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About 1.7 million U.S. children live in homes with loaded, unlocked firearms, according to the largest survey ever done on home weapons storage, out today in the Pediatrics online journal (www.pediatrics.org).
James Mercy, researcher with the Centers for Disease Control and Prevention, and colleague Catherine Okoro analyzed surveys of 224,000 adults done by health departments in 50 states and the District of Columbia during 2002.
One-third of adults have handguns, rifles or shotguns at home, says the CDC report. But states vary greatly in the percentage of adults who keep weapons, and in how many with children at home store their guns loaded and unlocked. The states with the highest percentage of adults who have children at home and leave guns unlocked and loaded are Alabama, Alaska, Arkansas, Idaho, Montana and Wyoming.
Eighteen states have laws dealing with proper storage of guns to limit access by children, says Jon Vernick, co-director of the Center for Gun Policy and Research at Johns Hopkins University's school of public health. But the laws vary in strictness -- 7 states make it a felony under some circumstances to give minors access to weapons -- and they vary in the ages of kids covered, he says.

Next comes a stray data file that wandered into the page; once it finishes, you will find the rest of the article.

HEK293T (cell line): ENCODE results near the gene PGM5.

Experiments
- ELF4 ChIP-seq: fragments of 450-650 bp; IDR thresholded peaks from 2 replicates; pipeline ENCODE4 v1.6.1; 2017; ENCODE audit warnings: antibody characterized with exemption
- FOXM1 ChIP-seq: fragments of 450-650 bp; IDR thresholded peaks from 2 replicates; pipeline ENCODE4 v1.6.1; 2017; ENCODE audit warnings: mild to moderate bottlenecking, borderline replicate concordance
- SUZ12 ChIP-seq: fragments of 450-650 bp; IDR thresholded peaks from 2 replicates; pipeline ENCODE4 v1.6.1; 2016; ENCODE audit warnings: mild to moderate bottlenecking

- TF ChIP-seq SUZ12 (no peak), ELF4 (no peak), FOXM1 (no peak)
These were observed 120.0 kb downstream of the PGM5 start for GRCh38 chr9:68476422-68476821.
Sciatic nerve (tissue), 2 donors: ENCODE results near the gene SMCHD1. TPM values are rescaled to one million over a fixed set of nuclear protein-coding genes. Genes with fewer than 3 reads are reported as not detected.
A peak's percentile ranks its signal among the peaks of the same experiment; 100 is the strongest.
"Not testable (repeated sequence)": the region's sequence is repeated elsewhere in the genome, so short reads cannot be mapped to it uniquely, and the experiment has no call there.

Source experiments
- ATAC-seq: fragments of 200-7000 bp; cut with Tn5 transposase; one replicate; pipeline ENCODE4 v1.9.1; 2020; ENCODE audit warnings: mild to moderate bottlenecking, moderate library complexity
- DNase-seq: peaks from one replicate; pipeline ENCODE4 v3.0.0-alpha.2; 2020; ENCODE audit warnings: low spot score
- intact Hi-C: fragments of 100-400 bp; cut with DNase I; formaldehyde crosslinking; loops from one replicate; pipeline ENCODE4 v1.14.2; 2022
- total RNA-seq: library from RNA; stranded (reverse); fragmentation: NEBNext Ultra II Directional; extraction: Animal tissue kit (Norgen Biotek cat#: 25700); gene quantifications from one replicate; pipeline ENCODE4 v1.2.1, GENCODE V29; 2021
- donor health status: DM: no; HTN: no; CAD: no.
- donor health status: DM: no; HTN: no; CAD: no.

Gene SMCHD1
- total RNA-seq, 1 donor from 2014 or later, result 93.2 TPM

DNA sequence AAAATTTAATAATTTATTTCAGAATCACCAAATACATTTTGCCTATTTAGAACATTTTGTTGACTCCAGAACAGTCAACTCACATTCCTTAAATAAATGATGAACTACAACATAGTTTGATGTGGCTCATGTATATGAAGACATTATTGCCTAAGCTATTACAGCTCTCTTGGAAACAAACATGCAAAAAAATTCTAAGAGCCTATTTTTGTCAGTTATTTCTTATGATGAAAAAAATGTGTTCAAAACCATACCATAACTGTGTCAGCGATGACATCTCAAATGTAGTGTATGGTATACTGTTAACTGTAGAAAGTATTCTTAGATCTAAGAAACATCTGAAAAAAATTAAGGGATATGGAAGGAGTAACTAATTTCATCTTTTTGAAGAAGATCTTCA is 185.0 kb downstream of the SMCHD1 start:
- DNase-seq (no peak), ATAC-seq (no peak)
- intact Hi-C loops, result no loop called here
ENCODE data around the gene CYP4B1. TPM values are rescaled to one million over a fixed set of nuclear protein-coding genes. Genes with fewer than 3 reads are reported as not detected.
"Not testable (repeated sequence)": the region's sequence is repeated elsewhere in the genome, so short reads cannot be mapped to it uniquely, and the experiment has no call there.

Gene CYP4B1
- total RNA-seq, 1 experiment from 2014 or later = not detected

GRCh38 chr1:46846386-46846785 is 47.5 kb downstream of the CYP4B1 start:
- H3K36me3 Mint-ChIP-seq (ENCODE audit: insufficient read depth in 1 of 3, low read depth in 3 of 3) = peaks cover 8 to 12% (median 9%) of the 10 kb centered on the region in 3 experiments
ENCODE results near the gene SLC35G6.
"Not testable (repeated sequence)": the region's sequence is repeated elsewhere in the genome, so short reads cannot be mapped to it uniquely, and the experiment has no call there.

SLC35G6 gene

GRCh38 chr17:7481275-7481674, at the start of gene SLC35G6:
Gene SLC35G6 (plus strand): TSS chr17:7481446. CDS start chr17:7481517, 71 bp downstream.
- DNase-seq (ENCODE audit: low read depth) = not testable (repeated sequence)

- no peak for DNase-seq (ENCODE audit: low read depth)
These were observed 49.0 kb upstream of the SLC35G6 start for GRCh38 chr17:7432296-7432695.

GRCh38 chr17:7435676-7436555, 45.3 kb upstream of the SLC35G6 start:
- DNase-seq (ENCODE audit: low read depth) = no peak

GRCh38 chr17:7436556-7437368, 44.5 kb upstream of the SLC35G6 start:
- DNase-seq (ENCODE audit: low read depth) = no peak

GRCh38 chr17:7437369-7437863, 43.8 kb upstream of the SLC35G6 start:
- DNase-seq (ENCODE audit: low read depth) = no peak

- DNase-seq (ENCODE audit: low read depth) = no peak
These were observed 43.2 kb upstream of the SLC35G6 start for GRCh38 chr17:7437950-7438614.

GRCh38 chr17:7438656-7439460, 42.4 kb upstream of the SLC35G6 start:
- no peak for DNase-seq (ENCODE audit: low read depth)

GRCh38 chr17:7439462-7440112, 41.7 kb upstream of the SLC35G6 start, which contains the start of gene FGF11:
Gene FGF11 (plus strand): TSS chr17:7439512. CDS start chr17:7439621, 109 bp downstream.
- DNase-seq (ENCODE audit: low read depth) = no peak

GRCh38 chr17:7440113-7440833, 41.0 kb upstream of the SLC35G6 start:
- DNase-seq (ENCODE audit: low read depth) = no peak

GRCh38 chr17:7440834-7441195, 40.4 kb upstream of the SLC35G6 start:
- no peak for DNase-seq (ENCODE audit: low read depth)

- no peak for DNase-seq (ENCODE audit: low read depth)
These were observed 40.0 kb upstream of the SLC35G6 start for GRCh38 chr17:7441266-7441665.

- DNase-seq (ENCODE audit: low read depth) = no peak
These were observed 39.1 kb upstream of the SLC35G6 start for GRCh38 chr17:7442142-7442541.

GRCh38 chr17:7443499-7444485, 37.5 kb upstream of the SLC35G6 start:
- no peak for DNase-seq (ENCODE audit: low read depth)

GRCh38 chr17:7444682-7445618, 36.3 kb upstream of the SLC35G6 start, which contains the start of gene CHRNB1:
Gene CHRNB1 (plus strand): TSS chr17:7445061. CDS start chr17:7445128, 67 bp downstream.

There's little known about how well these laws are enforced, Vernick adds. "They're great, and we absolutely need more states with laws. But often they seem to get enforced after it's too late, when a child has shot himself or someone else."
Two studies show accidental gun deaths and teen suicides decline in states with these laws, Vernick says.
The Pediatrics report says that of 1,400 children and teens shot to death in 2002, about 90% were home when it happened.
"It's a frightening problem," says Michael Barnes, president of the Brady Campaign to Prevent Gun Violence, a lobbying group that favors limiting gun ownership.
The gun storage survey may underestimate kids with access to firearms, says CDC's Mercy, because women tend to underreport the presence of weapons at home, past studies show. About 60% of survey participants were women.
Gun ownership has declined in the past decade, says Barnes, because the USA is increasingly urban and fewer adults hunt.
Andrew Arulanandam, spokesman for the National Rifle Association of America, declined to comment on specific laws but says, "The sad reality is, you cannot legislate responsibility."
Education is the best way to reduce gun accidents, and the NRA runs many education programs, he says. "Children are by nature curious and will try to seek out objects they shouldn't have. ... It's up to the parents to see that firearms are stored safely."
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